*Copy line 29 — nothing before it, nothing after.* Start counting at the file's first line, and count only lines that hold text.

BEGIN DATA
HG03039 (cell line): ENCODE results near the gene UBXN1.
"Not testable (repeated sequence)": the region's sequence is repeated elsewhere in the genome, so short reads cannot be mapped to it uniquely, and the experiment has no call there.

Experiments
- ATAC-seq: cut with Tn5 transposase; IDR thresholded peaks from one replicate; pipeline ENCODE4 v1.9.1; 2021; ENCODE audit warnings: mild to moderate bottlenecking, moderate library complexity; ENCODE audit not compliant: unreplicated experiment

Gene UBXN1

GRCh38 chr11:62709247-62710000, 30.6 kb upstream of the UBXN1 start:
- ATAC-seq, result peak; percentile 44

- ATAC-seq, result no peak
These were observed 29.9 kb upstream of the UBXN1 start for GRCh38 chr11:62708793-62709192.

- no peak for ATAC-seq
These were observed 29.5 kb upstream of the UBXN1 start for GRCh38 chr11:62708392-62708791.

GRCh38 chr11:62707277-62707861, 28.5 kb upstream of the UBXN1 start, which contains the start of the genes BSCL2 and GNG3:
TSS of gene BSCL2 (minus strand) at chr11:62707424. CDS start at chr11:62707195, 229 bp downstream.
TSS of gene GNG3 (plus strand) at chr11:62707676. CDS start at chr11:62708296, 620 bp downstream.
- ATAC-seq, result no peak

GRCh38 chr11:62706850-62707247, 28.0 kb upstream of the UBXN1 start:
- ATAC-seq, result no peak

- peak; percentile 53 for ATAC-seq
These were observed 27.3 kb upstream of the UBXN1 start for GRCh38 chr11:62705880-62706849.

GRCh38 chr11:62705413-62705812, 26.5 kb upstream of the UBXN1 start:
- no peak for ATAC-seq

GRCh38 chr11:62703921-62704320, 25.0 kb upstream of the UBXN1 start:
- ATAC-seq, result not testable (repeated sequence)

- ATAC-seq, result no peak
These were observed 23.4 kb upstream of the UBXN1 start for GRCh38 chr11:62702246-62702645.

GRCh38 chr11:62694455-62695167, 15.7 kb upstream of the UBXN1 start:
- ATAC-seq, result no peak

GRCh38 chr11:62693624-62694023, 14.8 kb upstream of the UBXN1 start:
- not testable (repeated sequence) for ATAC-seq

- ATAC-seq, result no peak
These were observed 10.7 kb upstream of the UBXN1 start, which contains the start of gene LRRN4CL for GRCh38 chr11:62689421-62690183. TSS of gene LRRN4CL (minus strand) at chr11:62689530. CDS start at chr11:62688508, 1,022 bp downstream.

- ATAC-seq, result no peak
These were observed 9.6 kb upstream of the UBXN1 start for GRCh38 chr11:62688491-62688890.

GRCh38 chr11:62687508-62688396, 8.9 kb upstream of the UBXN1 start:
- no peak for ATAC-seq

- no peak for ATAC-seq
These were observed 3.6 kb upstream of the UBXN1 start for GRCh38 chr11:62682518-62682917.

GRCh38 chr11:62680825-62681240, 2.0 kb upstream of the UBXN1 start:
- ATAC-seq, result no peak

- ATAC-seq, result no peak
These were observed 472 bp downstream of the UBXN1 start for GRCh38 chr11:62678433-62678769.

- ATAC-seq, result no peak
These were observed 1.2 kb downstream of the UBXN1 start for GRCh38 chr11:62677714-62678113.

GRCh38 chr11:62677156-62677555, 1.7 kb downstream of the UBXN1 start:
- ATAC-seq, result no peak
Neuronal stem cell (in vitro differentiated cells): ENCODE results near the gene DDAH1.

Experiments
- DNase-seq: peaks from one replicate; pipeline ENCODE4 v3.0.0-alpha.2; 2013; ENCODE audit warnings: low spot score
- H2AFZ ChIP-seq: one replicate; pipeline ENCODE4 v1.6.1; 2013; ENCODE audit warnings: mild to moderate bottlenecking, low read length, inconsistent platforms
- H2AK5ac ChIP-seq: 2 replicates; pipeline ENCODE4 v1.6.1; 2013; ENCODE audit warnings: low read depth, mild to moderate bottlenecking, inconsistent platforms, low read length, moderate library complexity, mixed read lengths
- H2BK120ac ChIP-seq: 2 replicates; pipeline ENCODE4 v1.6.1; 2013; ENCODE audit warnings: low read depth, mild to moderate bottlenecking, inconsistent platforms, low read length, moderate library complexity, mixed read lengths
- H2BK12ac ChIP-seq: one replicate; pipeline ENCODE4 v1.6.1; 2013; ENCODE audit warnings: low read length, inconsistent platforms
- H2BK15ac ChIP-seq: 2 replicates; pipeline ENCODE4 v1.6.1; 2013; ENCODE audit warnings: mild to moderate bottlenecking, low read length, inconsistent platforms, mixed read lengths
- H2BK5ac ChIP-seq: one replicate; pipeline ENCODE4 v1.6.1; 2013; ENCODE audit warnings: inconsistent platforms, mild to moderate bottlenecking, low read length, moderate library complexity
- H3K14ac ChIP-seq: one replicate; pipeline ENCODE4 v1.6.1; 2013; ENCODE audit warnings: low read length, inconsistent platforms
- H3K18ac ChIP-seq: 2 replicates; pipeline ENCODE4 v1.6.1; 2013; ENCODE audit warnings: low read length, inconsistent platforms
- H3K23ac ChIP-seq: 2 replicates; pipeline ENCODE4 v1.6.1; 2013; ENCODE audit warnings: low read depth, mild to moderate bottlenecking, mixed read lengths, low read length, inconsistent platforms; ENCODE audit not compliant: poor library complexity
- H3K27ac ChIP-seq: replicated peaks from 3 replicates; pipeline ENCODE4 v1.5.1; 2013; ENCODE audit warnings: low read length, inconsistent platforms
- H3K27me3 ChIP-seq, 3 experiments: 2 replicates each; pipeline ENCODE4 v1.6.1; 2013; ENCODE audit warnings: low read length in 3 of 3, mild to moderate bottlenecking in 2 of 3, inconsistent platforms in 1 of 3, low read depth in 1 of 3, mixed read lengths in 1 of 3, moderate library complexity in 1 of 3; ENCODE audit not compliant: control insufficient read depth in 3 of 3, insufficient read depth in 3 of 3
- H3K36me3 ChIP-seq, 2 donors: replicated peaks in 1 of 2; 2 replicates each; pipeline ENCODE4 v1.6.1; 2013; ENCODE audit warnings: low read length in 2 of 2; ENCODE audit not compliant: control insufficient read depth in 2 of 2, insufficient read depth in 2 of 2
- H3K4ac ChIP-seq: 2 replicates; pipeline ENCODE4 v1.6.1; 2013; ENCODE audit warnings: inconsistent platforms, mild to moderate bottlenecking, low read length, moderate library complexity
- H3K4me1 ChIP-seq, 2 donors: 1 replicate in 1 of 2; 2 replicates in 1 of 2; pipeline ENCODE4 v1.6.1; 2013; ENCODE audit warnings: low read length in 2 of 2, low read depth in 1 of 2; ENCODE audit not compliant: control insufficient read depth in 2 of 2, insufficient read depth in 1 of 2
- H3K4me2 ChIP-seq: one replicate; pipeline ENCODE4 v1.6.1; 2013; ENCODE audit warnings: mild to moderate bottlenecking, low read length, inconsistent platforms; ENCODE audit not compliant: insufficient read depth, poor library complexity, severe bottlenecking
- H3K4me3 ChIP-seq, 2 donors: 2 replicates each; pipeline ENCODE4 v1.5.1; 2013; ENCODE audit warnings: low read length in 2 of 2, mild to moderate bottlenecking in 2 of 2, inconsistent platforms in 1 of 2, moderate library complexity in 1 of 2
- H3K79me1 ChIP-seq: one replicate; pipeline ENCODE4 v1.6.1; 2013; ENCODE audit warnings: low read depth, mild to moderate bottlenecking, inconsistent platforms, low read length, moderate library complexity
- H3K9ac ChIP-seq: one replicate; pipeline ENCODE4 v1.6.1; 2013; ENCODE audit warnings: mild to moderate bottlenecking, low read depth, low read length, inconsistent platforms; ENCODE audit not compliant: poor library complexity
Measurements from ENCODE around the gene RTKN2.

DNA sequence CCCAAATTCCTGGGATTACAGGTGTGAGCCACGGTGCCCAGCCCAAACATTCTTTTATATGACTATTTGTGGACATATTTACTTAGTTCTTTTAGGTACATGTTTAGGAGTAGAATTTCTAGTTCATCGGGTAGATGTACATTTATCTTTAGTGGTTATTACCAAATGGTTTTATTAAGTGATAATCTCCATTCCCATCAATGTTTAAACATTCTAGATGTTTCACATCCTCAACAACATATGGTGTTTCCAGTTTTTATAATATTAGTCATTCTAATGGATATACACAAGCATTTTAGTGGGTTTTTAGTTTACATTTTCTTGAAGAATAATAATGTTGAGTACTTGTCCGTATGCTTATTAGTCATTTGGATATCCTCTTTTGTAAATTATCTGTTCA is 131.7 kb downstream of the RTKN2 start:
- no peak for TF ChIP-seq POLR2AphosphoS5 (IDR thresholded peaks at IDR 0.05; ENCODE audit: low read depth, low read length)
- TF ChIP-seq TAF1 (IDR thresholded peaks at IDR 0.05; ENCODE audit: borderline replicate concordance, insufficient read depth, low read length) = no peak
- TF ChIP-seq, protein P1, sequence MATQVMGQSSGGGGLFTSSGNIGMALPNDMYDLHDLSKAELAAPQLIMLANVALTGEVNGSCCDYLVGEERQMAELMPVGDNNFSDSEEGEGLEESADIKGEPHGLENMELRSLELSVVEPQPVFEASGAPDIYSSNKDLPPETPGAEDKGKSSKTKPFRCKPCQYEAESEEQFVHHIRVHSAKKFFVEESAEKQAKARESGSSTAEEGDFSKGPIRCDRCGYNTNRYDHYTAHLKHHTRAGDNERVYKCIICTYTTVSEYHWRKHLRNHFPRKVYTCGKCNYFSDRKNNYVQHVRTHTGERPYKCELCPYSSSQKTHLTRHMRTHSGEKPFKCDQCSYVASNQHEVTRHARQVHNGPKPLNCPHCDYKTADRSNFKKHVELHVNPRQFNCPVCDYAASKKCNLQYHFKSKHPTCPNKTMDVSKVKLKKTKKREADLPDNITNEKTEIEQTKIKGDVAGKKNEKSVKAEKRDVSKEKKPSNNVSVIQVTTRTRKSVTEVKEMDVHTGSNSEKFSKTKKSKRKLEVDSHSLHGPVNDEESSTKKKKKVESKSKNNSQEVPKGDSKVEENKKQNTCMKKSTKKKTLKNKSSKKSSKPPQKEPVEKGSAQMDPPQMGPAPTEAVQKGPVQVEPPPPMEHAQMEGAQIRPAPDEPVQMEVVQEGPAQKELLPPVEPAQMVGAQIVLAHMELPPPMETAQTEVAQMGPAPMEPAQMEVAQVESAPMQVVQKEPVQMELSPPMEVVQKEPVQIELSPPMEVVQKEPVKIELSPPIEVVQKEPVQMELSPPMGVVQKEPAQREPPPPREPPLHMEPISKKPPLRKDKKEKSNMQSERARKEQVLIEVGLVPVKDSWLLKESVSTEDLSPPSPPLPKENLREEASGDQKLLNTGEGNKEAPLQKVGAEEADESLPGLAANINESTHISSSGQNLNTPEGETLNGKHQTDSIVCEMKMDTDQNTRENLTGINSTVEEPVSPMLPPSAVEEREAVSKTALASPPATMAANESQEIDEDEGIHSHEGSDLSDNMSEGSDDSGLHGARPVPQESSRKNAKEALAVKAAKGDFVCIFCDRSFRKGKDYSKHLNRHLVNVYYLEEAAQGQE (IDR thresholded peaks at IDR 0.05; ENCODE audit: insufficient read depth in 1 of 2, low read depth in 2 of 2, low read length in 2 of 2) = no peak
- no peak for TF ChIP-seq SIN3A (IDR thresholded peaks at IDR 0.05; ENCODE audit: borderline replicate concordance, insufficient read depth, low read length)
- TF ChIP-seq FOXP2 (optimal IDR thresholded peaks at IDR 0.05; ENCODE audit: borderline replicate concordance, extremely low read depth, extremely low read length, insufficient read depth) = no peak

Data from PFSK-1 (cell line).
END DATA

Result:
- not testable (repeated sequence) for ATAC-seq